My freshman year of college, I went on a date with a guy to a fancy restaurant in Manhattan. It was the kind of place with a white tablecloth, where a busboy scraped the crumbs off the table with a comb once your plates were removed and the maitre’d pulled out women’s chairs for them. That’s where I made my big statement: the maitre’d pulled out a chair for me and I walked around to the other chair, pulled it out for myself and sat down. I wasn’t just being rude; I thought I was making a point about how I — and by extension all women — didn’t need to be treated with chivalry. Keep reading »
Whether a man is opening the door for a woman, sliding the chair away from the table so she can sit down, paying for her dinner on the first date, giving up a seat for a her, or simply allowing the woman to enter the elevator first, these are all common examples of chivalry. Whoever said chivalry was dead, clearly doesn’t live in the south where it is still alive and kicking. Every single day, I’m experiencing chivalrous acts by men—most of whom I don’t even know! This was beautiful to me—until I started reading some studies created around chivalry… Keep reading »
It never ceases to amaze me, the myriad of ways dudes manage to f**k up dates before they’ve even begun. I don’t want to walk into a first date with a bad attitude, but if he has the gall to ask me out and then say, “Pick a place, but make sure it’s cheap,” I kind of can’t help it. I’m not the kind of bitch who picks Chez Chic-Chic for a first date, but if you’re on a budget, why don’t you pick, dickwad? Anyhoo, though I make a decent living complaining about men on the internet, I do like to pay it forward by giving unsolicited advice. Here are ten ways a dude can ensure a date is going to be a slam dunk before it’s even begun. Keep reading »
That’s Jessica Simpson arriving at LAX. That’s her boyfriend, Eric Johnson, walking in front of her. Those are her three bags. My only question: Can’t he hold one of her bags? Call me old-fashioned, but I think it would have been a nice gesture if he held one of her bags. But then again, my mom always told me as a child not to bring it if I can’t carry it. [L.A., 7/14/10] Keep reading »
Teacher Cord Ivanyi, a Latin instructor at Gilbert Classical Academy, was tired of seeing boys physically push aside girls as they rushed through the classroom door. So at the beginning of this school year, Ivanyi told his students the new classroom rules about chivalry: boys would hold doors for girls; boys would ask girls if they would like to be seated; boys would offer to take girls’ backpacks before they sit down; boys would stand if a girl leaves the room; and girls would be served first if food is in the classroom.
“All boys will understand chivalry,” Ivanyi told The Arizona Republic. “It’s teaching them social grace. It’s things they should know when they do go out on dates.” All the students, boys and girls, were reportedly awkward about the mandated chivalry at first. But Ivanyi, as well as girls quoted by various media outlets, say girls seem to be enjoying the chivalry and some chivalrous behavior is even extending beyond the classroom.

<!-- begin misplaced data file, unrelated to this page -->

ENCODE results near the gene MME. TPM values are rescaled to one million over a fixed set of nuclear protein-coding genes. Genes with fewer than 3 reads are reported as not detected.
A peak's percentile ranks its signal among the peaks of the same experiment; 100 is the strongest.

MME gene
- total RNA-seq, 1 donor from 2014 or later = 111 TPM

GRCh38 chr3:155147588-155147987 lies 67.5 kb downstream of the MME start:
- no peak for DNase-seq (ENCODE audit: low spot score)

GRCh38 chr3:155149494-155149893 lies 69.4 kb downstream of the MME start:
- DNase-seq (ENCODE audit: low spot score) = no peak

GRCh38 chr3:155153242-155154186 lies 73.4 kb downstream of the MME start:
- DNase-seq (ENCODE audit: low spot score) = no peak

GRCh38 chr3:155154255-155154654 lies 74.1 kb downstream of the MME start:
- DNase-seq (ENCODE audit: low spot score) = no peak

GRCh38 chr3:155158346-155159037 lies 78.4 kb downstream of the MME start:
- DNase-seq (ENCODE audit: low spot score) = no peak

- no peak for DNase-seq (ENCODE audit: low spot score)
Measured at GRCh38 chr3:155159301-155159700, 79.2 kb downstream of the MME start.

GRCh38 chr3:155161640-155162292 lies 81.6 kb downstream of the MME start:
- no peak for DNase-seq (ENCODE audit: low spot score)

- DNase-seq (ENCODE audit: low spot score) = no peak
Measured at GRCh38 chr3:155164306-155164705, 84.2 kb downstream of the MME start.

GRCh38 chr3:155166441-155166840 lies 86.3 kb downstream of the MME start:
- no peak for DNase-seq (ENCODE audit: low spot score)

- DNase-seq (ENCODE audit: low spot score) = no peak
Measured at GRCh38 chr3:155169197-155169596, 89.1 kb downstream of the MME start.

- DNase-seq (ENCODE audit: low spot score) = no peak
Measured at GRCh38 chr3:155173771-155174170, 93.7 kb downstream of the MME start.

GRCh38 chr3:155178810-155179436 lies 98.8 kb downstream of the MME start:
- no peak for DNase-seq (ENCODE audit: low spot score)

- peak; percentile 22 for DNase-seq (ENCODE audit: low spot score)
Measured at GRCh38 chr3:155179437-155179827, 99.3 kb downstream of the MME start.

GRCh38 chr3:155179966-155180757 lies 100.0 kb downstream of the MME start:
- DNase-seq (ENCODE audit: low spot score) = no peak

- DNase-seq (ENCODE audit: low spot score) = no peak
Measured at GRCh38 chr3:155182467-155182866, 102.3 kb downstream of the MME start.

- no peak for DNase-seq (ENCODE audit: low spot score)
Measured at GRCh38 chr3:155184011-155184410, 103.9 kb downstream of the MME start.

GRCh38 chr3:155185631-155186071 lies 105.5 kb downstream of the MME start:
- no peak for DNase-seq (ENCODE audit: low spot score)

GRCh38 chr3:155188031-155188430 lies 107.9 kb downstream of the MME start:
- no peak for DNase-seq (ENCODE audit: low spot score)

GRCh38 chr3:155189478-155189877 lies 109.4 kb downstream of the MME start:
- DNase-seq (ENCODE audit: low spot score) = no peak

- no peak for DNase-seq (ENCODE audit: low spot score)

Mandated chivalry may be a well-intentioned idea. And it may well have taught some kids to be conscious of the basic concept of good manners, which is to be considerate of others’ well-being. But mandating chivalry in the classroom could not be a more misguided set of rules. Keep reading »
Men should buy women flowers. They are colorful. They smell nice. And without them, flora would never get laid. To many, purchasing flowers is cliché or corny or tacky. And to others, it’s an outdated ritual in our modern era of gender equality. I’d like to address the men reading this (all five of you): buy the broads flowers. Trust me. And now to all the women reading, who outnumber us dudes 100 to 1: allow the douches in your life to buy you flowers. Trust me. Keep reading »
Some vehicle engineer at BMW thought they’d put a “gentleman function” in the 2009 BMW 750i. What is a “gentleman function,” you ask? On the driver’s side door, there is a switch allowing the driver to adjust the passenger’s seat—forward, backward, up, down.
It registers a “meh” on the chivalry scale. And with a name like the “gentleman function,” it’s clear what kind of genitalia BMW thinks is behind the wheel of their cars. Really, if the BMW did something chivalrous as a “gentleman function,” I’d prefer it paid for dinner. [Edmunds Inside Line] Keep reading »
A few months ago, I accidentally shoved my foot in my mouth on a listserv I participate in. I got a bunch of irritated emails and issued numerous apologies. What did I do? I addressed the women as “ladies.”
Some women hate to be called “ladies,” I came to find out. It’s an outdated word, they said, which brings to mind white gloves, tea sandwiches, and balancing a book atop one’s head for good posture. (Betty Draper on Mad Men, for example.) The directive to “be a lady” or “act like a lady” usually encourages women or girls to become more like a retro gender construct—polite, smiling, quiet, compliant, modest, presentable—and they want nothing to do with it. I just assumed that because the word was so outdated, it meant nothing—and I was wrong.
So now I’m wondering, of course, about a lady’s counterpart. If “being a lady” has a stigma attached to it, does “being a gentleman” have a stigma, too? And what does “being a gentleman” even mean these days, anyway? Keep reading »